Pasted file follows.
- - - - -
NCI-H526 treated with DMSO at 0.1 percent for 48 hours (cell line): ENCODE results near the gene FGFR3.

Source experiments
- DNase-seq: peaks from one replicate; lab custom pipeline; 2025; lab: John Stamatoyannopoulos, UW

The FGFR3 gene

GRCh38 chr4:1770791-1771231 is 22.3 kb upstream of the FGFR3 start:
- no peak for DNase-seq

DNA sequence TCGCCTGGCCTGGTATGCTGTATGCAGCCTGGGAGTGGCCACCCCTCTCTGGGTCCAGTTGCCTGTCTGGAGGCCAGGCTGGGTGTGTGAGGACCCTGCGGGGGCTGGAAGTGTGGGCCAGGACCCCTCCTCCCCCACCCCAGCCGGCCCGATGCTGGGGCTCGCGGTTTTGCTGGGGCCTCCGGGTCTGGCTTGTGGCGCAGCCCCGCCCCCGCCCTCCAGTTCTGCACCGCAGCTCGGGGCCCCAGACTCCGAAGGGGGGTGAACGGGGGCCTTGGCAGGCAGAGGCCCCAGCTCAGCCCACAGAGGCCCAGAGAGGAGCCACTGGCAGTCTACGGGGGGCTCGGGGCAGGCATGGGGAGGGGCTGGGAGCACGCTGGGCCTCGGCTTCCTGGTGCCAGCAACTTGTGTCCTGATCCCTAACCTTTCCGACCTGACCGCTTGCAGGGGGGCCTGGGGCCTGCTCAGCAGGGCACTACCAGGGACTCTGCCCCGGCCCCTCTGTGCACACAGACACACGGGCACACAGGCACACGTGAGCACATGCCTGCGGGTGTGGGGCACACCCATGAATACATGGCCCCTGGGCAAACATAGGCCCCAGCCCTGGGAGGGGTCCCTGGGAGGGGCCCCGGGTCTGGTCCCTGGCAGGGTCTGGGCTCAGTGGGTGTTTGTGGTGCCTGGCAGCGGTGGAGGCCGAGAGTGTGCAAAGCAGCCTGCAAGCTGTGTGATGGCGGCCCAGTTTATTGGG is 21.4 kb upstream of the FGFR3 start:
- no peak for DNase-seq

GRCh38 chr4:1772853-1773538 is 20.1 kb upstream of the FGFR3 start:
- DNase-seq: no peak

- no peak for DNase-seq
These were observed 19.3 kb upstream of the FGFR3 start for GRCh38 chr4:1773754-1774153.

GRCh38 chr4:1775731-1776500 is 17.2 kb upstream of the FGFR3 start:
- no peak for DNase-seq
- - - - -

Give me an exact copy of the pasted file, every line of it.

NCI-H526 treated with DMSO at 0.1 percent for 48 hours (cell line): ENCODE results near the gene FGFR3.

Source experiments
- DNase-seq: peaks from one replicate; lab custom pipeline; 2025; lab: John Stamatoyannopoulos, UW

The FGFR3 gene

GRCh38 chr4:1770791-1771231 is 22.3 kb upstream of the FGFR3 start:
- no peak for DNase-seq

DNA sequence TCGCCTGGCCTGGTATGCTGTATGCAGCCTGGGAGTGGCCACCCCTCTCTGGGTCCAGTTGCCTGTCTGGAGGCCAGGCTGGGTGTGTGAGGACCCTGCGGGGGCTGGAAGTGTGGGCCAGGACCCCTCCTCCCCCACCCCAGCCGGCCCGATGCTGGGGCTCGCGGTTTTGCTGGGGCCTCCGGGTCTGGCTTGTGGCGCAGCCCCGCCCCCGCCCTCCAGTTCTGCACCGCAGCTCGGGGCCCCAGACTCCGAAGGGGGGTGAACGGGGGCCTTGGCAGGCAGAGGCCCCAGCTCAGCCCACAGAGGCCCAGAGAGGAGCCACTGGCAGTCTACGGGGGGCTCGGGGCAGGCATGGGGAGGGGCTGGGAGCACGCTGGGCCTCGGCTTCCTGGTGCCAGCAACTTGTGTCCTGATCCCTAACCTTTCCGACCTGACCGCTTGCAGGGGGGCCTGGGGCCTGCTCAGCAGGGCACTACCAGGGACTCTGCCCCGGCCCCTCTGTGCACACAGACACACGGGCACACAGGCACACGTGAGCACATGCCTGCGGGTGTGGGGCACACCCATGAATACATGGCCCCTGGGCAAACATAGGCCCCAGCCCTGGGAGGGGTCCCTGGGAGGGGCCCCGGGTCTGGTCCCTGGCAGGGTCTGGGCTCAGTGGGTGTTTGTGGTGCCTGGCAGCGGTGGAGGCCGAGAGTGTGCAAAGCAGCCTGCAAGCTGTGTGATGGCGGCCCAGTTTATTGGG is 21.4 kb upstream of the FGFR3 start:
- no peak for DNase-seq

GRCh38 chr4:1772853-1773538 is 20.1 kb upstream of the FGFR3 start:
- DNase-seq: no peak

- no peak for DNase-seq
These were observed 19.3 kb upstream of the FGFR3 start for GRCh38 chr4:1773754-1774153.

GRCh38 chr4:1775731-1776500 is 17.2 kb upstream of the FGFR3 start:
- no peak for DNase-seq